by Robert Browning
Lines 46-55 Summary
Get out the microscope, because we’re going through this poem line-by-line.
And I untightened next the tress
About her neck; her cheek once more
Blushed bright beneath my burning kiss:
- Now the speaker unwraps Porphyria's hair from around her neck.
- He says that her face is still rosy as he plants a wet one on her cheek.
- We can't claim to be experts (fortunately), but our many hours of watching CSI suggest to us that a strangled woman's face would be unattractively blotchy, rather than pretty and rosy. So, either the speaker is lying, or he's totally delusional. It could easily be either.
I propped her head up as before,
Only, this time my shoulder bore
Her head, which droops upon it still:
- Now the speaker "prop[s]" Porphyria's head up on his shoulder. This action is a reversal of their positions earlier in the poem, when she moves his head onto her shoulder (check out "Symbolism, Imagery, Wordplay" for more on that reversal).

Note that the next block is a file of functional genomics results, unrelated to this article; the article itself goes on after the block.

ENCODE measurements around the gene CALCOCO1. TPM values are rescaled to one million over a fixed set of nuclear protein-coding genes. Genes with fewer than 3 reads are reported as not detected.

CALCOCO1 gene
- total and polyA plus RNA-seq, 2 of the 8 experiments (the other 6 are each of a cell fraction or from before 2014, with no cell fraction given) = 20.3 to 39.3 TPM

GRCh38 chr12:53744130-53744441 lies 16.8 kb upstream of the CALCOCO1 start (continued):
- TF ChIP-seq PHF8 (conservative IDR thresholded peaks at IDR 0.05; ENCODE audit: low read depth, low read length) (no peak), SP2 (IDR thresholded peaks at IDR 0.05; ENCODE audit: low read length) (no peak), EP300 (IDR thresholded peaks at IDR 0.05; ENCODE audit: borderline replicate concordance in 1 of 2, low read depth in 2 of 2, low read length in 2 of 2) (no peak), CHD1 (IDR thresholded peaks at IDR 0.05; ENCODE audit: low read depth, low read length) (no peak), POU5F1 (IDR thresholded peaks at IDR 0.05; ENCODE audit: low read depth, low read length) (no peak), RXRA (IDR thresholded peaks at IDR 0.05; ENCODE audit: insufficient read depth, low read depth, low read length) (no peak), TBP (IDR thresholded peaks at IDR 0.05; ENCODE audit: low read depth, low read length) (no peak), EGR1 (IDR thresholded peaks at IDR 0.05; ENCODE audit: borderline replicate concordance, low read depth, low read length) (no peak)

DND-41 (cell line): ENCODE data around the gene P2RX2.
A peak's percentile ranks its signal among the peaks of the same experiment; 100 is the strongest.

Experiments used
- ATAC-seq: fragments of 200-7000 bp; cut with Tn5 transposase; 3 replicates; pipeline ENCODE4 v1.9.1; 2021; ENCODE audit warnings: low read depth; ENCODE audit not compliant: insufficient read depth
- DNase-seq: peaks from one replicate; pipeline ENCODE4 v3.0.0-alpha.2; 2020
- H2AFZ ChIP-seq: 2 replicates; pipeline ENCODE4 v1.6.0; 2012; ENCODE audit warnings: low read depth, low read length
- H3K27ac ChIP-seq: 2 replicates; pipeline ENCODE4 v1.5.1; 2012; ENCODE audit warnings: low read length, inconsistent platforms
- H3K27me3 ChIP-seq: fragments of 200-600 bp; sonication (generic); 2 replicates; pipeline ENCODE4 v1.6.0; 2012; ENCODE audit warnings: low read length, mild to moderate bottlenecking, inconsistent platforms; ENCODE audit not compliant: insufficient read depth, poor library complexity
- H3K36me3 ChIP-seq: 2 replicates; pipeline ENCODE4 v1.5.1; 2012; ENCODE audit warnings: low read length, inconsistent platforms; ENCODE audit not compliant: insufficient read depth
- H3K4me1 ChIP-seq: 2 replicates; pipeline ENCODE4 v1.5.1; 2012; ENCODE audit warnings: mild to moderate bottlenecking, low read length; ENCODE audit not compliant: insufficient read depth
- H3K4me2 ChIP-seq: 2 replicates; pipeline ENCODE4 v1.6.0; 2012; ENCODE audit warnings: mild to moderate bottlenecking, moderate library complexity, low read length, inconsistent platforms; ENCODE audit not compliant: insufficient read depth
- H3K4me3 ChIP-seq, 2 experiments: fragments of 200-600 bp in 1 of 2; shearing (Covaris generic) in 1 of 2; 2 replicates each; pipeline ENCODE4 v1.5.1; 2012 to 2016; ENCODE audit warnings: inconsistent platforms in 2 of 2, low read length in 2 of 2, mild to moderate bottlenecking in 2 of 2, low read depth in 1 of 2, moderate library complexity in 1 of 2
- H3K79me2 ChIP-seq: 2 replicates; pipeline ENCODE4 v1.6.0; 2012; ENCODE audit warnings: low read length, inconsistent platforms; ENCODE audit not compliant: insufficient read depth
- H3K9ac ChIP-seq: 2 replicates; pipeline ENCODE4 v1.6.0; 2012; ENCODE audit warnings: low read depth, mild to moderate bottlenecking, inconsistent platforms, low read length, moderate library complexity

- He's the active one, now, and Porphyria (who's dead, after all) is the passive one.
- Line 51 ends with a weird and unexpected word: "still." What does he mean, "still"? Is her head "still" on his shoulder? Like, as he was writing this? This word introduces a whole new level of creepiness.
The smiling rosy little head,
So glad it has its utmost will,
That all it scorned at once is fled,
And I, its love, am gained instead!
- The speaker didn't mind assuming things about Porphyria's emotions and desires when she was alive, so why should he stop now?
- Porphyria isn't even mentioned by name here: she's just a "smiling rosy little head." She's been reduced to a mere object.
- Calling her head "little" is also a way of infantilizing her, or treating her like a child.
- He says that Porphyria is "glad" that her "utmost will," or greatest desire, has been attained: everything she "scorned," or didn't like, is gone ("fled"), and she gets to be with her lover! Forever!
- Notice that the speaker says "it" instead of "she" in line 54 and "its love" instead of "her love" in line 55. He uses the pronoun "it" to replace "head," treating Porphyria as though isn't even a person anymore. She's an object.
- As an object, she can no longer argue with the speaker's interpretations of her desires and emotions. He can project anything he wants onto her, and imagine what he likes. She'll never complain.